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Former FBI Agent: Manchester Bombing Had Markings Of ISIS Attack

CHICAGO (CBS) -- A former FBI agent said the deadly suicide bombing Monday night at a concert in England likely was carried out in response to President Donald Trump's trip to the Middle East and his plea for Muslim nations to help combat terrorism.

"This was a coordinated and planned attack, and it was in all likelihood carried out in response to the president's visit this weekend to Saudi Arabia, in which he made a very impassioned plea to Muslim world leaders to combat organized terrorism," CBS 2 Security Consultant Ross Rice said.

At least 22 people were killed and 59 were wounded in a massive blast as a sell-out crowd was filing out of an Ariana Grande concert in Manchester. Police said the bomber was not inside the arena when he set off an improvised explosive device, but had just arrived on a local rail system and was outside one of the main exits as the audience was leaving.

The Islamic State of Iraq and Syria (ISIS) issued a claim of responsibility for the attack in a brief, generic statement that didn't identify the bomber and appeared to get some of the facts of the bombing wrong. ISIS claimed a "caliphate soldier managed to place a number of devices among a gathering of crusaders in Manchester, and detonated them." Officials say there was only one explosion, and no other devices have been discovered at the arena.

Rice said the bombing has the markings of an ISIS attack, and he said it's unlikely additional security at the arena would have stopped the attack, given the bomber was outside when he set off the bomb as people were leaving the concert.

"In so doing, he still had the opportunity to inflict mass casualties, which he did, but he was able to circumvent the security. They're not going to search people that are outside a certain area or perimeter, which apparently is what he did," Rice said.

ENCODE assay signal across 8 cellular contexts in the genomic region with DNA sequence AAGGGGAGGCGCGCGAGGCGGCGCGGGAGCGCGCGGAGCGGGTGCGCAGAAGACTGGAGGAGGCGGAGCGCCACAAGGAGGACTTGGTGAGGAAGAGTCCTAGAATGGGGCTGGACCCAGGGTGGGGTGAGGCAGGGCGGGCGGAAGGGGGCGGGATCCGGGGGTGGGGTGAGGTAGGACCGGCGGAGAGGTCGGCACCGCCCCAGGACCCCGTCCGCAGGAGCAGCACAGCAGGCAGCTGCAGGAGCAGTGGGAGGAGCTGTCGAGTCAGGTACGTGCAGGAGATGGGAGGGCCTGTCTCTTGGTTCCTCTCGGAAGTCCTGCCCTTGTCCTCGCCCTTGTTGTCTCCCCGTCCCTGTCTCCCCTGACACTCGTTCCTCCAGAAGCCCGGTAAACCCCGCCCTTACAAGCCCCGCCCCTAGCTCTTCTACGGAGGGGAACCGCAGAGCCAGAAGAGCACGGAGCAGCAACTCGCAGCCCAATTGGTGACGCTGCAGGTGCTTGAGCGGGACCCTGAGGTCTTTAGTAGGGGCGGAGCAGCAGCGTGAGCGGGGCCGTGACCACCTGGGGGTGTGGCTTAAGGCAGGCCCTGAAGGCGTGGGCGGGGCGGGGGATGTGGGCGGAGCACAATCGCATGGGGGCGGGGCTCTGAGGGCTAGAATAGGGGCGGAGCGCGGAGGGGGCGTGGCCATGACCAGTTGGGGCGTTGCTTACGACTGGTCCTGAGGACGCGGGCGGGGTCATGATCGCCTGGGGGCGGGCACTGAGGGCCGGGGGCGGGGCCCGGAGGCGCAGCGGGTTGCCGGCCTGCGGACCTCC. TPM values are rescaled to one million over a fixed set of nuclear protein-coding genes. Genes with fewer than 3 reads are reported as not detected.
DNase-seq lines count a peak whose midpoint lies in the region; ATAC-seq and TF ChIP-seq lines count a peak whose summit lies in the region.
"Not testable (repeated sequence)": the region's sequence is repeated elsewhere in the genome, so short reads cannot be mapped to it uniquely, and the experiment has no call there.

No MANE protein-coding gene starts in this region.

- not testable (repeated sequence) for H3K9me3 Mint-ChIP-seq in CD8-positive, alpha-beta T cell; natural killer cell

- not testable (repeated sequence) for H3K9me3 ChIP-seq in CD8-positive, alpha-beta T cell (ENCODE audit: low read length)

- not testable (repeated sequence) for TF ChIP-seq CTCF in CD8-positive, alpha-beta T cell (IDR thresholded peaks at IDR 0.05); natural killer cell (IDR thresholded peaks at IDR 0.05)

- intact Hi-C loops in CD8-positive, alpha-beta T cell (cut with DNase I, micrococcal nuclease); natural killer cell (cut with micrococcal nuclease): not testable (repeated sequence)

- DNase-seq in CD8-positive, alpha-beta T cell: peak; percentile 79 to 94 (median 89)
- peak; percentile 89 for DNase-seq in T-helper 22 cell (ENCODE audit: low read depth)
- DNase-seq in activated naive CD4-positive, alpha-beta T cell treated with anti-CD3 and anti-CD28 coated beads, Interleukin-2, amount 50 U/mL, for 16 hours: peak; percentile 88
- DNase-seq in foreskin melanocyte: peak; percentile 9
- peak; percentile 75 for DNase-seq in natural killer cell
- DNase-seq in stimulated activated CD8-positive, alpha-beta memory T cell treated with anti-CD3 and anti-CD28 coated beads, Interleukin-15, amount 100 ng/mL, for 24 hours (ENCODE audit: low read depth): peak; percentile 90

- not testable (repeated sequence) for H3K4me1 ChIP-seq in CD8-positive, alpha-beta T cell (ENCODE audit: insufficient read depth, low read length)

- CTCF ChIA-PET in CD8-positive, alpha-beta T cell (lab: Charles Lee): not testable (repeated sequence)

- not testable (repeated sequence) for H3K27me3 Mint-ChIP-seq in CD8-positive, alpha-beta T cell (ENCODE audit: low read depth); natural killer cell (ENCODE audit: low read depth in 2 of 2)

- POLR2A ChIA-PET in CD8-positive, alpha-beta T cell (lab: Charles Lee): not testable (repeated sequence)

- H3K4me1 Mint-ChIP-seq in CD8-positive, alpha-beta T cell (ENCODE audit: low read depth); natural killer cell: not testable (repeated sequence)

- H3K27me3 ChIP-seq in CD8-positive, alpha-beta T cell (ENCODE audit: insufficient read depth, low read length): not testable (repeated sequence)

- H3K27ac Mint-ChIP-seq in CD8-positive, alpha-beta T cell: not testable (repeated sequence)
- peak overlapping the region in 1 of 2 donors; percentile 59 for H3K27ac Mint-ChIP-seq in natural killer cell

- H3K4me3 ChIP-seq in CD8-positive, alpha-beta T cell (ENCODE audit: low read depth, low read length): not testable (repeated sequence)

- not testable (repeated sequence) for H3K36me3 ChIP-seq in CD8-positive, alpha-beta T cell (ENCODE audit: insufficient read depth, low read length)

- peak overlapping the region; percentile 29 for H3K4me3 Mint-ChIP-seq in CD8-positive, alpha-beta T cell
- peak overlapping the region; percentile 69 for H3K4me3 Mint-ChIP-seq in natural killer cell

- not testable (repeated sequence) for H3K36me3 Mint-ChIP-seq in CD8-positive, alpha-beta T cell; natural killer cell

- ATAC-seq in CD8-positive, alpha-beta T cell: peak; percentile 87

Prime Minister Theresa May said the attacker had deliberately chosen "his time and place to cause maximum carnage" in the young crowd.

ISIS repeatedly has called for its supporters in the West to attack "soft targets" like sports events and concerts in any way possible. Attacks in Europe and the U.S. have been claimed by individuals who support ISIS and have made contact, but were not directly supported by the terror network.

U.S. intelligence sources told CBS News they were exercising caution on the early claim of responsibility from ISIS. Authorities are still looking into whether it was a killer who acted alone or who might have had some level of support from the terror network. U.S. intelligence officials were offering assistance in the investigation, as is standard practice in any case involving a close ally.

CBS News sources have confirmed that the attacker was identified as 22-year-old Salman Abedi, who was known to British authorities prior to the attack.

"Knowing the identity of the bomber is going to be immensely helpful in tracking back his activities, his contacts; and determining whether he acted alone, or he had assistance from other people, groups, or organizations – either inside or outside the country," Rice said.

Manchester police confirmed the arrest of a 23-year-old man in the southern part of the city on Tuesday morning. They also said there was at least one controlled explosion carried out at the scene of a raid.

The suspect taken into custody on Tuesday was not identified, but police said the arrest was linked to the bombing. Witnesses said the man was smiling as he was apprehended.

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